Three Wise Dames

Marketing in the Life Science Industry

Yes, Doctor, This IS a Business April 27, 2010

“Thank you for calling. Our office hours are Monday through Friday from 8:30 a.m. to 4:30 p.m.  We’re closed from noon to 2 p.m. for lunch. If you have reached this recording during normal business hours, please leave a message. We will get back to you by the next business day.”

That’s the message I keep getting when I try to schedule an appointment with one particular physician.  And I have left several messages with no response.

Under normal circumstances, I would have zero tolerance for this total lack of responsiveness and would simply have called another doctor. But in this case, I have already seen the physician for a particular injury, went through the trouble of getting an MRI and would really like to get the results.

Where’s the Disconnect?

Given the practice’s troubling habit of not responding, I should not have been surprised when I called again this morning only to learn that the phone number had been disconnected.

When will physicians really grasp that they are in business and that to stay in business, they need to start treating patients as their customers?  Ok, I understand that doctors went to medical school, not business school.  Still, somewhere in between anatomy and pharmaceuticals 101, were they not taught that private practice requires more than office space and a listing in the phone book?

Running a successful physician’s practice takes the skills and talents of multiple staff members, from the front desk person who answer the phones to the physicians and nurses who provide the clinical expertise.  The one thing each of these people has in common is their interaction with customers—the practice’s patients.

Basic Customer Service

There is much a physician can learn from studying the successful marketing and customer service standards of other businesses:

  • Return phone calls and emails promptly, and always within 24 hours
  • Provide continual staff training on customer service excellence and how to handle difficult customers in a professional and effective way
  • Provide multiple ways for customers to contact you including phone, email and website

These are a few of the simple fundamentals that physician practices must take seriously, especially in today’s tough economic climate where consumers are judicious in how they spend their money. Mastering the basics is also a prerequisite before a practice can effectively implement a marketing or public relations campaign.

For more information on practice marketing, refer to Lisa’s most recent post and Debbie’s post on ‘Practice Marketing is Not Rocket Science’.

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Make Some Noise! April 26, 2010

Are your customers marketing to their customers?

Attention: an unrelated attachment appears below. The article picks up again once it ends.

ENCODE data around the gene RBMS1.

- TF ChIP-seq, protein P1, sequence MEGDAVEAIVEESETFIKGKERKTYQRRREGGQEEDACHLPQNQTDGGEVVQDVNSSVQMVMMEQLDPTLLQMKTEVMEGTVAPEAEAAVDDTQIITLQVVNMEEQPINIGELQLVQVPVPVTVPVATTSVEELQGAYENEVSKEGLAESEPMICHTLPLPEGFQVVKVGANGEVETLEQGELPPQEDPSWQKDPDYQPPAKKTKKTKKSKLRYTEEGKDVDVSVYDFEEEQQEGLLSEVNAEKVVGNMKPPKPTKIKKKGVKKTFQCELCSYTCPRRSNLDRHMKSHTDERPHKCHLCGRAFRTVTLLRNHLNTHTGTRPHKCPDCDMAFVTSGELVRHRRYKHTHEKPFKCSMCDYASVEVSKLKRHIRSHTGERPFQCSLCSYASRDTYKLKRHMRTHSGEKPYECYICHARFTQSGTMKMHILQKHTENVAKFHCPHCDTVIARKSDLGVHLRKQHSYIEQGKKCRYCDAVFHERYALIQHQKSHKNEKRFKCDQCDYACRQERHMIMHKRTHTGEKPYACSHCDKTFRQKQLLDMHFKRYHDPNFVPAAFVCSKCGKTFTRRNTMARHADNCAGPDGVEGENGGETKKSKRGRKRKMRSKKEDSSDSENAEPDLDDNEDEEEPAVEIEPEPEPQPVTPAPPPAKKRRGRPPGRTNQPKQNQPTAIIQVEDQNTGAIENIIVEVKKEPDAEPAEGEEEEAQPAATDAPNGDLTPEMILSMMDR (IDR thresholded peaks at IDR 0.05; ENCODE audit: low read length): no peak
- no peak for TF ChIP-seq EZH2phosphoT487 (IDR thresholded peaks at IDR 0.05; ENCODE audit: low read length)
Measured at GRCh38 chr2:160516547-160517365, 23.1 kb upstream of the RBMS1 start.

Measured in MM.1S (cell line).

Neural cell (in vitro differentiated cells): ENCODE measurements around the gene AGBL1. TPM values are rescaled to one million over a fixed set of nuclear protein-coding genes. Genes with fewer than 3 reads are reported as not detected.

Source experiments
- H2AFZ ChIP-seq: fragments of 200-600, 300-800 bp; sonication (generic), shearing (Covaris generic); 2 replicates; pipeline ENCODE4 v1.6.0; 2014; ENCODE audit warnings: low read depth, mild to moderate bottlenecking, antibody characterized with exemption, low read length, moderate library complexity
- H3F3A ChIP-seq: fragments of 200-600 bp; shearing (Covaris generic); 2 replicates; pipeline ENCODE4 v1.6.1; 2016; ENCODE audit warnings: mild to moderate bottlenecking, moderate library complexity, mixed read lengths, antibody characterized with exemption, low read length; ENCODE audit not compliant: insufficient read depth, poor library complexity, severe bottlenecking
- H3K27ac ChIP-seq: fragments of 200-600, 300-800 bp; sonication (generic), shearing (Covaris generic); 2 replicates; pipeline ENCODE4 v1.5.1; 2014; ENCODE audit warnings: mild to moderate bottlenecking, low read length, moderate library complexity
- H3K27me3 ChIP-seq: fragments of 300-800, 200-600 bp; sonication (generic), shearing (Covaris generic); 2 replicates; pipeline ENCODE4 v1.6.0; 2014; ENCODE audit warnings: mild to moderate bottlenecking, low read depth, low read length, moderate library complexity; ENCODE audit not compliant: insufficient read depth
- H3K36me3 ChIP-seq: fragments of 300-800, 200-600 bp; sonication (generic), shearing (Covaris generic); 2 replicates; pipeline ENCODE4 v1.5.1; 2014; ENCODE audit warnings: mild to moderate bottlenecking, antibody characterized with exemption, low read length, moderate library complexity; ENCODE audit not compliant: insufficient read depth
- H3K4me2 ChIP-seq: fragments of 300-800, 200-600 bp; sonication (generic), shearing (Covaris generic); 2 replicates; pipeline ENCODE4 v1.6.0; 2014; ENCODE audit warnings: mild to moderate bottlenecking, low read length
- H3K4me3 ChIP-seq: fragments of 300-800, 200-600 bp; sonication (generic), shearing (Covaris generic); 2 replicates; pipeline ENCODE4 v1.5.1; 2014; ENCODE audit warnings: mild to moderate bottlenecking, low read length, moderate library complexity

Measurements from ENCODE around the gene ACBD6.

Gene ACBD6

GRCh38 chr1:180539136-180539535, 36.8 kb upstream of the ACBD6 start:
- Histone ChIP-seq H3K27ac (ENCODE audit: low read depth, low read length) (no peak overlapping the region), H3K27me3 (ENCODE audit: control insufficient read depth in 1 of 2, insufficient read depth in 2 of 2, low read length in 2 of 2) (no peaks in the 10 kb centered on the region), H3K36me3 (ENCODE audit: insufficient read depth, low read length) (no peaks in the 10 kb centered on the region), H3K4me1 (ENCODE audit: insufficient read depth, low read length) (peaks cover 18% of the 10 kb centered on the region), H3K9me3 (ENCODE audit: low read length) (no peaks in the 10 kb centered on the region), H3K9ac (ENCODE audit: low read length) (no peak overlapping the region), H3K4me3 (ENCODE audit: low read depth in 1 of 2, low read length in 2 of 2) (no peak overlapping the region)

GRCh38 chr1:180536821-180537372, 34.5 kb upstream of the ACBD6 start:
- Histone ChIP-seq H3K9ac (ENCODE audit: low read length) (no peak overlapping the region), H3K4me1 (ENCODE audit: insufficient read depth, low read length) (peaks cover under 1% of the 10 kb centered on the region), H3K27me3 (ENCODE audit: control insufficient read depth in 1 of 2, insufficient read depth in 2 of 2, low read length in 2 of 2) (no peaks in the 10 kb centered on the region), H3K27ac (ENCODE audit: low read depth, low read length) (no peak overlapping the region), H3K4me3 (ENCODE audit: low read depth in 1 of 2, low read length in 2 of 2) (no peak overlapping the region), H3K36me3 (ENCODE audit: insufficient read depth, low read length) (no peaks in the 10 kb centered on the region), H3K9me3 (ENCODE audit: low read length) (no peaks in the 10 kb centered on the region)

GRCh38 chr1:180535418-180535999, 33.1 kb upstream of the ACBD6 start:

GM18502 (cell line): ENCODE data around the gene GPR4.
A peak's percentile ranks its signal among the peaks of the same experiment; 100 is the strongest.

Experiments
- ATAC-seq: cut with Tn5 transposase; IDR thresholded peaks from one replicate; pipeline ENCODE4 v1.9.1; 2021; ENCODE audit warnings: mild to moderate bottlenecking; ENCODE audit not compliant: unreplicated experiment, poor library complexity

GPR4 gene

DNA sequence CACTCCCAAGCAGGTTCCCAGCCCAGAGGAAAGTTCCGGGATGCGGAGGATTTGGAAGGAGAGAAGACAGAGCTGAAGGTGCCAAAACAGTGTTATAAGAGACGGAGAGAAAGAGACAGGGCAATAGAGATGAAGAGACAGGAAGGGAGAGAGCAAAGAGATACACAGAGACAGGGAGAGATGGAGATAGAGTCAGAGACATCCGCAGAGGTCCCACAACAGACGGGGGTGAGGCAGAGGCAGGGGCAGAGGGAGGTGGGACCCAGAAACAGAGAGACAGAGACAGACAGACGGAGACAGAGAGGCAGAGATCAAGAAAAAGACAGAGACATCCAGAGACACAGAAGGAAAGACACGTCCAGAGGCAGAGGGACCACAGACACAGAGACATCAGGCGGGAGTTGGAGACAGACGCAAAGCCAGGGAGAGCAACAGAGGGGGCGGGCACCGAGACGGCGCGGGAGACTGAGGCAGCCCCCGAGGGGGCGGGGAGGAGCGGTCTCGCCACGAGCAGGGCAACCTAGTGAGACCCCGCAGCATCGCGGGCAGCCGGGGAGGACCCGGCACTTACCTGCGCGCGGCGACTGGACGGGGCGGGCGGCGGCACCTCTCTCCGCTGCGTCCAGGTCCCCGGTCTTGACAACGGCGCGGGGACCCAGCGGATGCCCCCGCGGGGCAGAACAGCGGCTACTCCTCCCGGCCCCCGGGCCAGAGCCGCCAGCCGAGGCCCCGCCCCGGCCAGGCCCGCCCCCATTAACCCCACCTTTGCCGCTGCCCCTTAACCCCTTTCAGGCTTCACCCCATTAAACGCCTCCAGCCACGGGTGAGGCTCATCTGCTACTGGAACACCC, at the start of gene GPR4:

Every contact or interaction customers have with companies or providers of goods and services, are viewed through our marketing lens. The four ‘P’s’ of marketing shape our perceptions. Attention getting [promotion] efforts must be followed with relevance [product], value [price] and accessibility [place] marketing efforts.

Perception versus Reality

Promotional efforts that are consistent and impactful convey the message that a higher caliber of good or service is available.  Inconsistent, bland and lack of promotion conveys a message that the good or service is not available or of poor quality.  The caliber of a good or service is held in the eye of the beholder, not in the intentions of the provider.

As patients we use the same marketing lens to evaluate our healthcare providers.  Each individual within a practice serves as an ambassador, marketing the care a patient can expect to receive.  All interactions a patient has with the practice staff will influence their perspective on the physician’s business, much the same way the physician is influenced through interactions with product suppliers.

Implementing good practice marketing processes will go a long way towards raising the perceived caliber of the practice and patient care.  A review on practice marketing considerations can be found in Debbie’s post ‘Practice Marketing is Not Rocket Science’.

However, practice marketing processes can only be appreciated by the patient once we go to the practice.  First the patient must know to go.

Which brings us to the question – are your customers marketing to their customers?

Intentional effort must be focused on getting the word out that the practice is interested and ready to serve specific patients.  A bare minimum of key messages to communicate include:

  • ‘We are here and ready to serve’
  • ‘We offer the services that meet your needs’
  • ‘We stay current in specialty training’
  • ‘We are uniquely able to serve patients in our specialty’

These are likely messages that are conveyed to patients in the absence of marketing the practice:

  • ‘We are not interested in new patients’
  • ‘We do not offer new services’
  • ‘We are not current in new techniques’
  • ‘We are indistinguishable from all other practices’

Gracious and respectful interactions, good follow through and high caliber patient care constitute powerful marketing.  Patients will reward physicians for this service through provider loyalty, positive reviews and recommendations, and new patient referrals.  But first, the patient must be inclined to seek the physician, and that requires making some noise.

For another perspective on the same subject read Stewart Gandolph’s post found here:http://bit.ly/d0OxNw

Next up – what role can industry play in physician practice marketing?

(c) 2010 pH Consulting

 

 
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